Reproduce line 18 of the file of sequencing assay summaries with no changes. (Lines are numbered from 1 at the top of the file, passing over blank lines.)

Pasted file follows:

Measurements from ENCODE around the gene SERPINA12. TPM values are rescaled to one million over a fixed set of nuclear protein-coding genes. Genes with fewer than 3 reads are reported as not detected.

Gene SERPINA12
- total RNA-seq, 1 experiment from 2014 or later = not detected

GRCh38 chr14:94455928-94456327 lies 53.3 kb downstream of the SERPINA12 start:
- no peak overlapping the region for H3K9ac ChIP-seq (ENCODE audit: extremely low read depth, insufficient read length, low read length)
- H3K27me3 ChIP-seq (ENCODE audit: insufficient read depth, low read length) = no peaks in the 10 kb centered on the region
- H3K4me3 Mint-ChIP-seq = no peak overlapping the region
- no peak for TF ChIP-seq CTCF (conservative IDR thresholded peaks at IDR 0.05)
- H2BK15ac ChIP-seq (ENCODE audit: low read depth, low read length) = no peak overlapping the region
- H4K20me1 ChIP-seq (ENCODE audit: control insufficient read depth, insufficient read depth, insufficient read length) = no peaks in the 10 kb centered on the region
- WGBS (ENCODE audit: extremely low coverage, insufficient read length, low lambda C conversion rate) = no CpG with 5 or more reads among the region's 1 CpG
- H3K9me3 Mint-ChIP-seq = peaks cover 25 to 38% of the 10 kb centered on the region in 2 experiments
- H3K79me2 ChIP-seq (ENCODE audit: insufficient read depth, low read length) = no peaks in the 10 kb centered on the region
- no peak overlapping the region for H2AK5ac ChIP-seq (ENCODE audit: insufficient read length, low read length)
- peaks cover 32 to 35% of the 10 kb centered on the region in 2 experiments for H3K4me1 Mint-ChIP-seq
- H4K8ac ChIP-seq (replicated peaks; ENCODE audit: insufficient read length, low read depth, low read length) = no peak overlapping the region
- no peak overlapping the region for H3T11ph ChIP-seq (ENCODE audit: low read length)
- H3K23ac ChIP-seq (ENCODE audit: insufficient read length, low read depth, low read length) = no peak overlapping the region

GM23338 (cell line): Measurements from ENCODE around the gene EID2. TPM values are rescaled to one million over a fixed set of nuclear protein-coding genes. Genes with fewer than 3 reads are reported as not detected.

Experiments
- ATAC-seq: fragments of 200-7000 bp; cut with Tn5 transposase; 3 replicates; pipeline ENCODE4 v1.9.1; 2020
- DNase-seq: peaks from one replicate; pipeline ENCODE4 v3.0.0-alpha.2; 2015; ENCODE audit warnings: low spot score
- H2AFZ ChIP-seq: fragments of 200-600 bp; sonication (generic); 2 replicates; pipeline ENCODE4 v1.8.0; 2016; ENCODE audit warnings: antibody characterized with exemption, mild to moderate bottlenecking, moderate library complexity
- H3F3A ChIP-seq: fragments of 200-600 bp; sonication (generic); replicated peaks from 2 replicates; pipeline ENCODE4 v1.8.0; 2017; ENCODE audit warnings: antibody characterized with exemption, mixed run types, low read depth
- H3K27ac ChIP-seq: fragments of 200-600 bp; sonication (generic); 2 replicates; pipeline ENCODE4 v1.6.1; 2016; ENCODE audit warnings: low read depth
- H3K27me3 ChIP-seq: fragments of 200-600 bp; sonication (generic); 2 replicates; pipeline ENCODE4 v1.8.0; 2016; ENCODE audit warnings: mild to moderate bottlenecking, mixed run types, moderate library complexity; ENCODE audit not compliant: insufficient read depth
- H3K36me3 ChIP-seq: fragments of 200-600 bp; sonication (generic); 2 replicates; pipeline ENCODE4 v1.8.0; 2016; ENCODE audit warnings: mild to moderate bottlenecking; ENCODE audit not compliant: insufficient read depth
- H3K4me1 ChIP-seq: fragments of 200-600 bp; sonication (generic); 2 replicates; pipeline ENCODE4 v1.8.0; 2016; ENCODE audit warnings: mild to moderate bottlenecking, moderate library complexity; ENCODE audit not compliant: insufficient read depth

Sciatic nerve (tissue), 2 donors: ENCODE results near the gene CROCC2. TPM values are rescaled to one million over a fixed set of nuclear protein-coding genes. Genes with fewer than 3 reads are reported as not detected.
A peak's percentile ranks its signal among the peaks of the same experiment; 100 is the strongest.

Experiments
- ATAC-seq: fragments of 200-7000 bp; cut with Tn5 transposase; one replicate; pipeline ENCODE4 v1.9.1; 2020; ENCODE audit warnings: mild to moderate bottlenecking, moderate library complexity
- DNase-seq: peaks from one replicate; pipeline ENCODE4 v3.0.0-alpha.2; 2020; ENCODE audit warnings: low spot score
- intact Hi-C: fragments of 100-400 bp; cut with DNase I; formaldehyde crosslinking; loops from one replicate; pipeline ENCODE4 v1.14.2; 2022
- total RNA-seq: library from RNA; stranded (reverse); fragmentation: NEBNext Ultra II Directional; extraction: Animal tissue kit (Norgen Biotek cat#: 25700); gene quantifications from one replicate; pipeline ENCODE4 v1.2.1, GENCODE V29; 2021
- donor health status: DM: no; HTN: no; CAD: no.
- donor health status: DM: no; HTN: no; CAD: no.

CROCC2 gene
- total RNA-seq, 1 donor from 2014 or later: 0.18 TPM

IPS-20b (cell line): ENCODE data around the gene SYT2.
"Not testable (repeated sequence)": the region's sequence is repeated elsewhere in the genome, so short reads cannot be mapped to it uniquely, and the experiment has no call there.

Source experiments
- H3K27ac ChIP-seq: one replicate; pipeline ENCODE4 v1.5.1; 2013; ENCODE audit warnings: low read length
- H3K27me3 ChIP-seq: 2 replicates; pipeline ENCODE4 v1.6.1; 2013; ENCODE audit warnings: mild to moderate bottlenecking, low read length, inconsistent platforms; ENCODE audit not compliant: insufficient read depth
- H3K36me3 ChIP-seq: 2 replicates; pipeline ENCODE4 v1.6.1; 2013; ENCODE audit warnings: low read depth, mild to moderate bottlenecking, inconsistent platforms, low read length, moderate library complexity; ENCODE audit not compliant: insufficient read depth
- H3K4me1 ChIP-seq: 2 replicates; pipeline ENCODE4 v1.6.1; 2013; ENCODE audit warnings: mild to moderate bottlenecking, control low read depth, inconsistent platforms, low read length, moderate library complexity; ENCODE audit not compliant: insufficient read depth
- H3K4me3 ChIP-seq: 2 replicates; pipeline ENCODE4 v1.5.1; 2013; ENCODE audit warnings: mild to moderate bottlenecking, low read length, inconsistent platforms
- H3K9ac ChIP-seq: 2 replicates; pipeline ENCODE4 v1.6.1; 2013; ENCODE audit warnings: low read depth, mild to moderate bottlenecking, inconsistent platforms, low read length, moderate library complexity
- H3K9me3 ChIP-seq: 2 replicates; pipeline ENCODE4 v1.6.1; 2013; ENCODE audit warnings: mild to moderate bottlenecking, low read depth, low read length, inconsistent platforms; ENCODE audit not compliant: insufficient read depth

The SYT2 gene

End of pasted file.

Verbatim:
- H3K23ac ChIP-seq (ENCODE audit: insufficient read length, low read depth, low read length) = no peak overlapping the region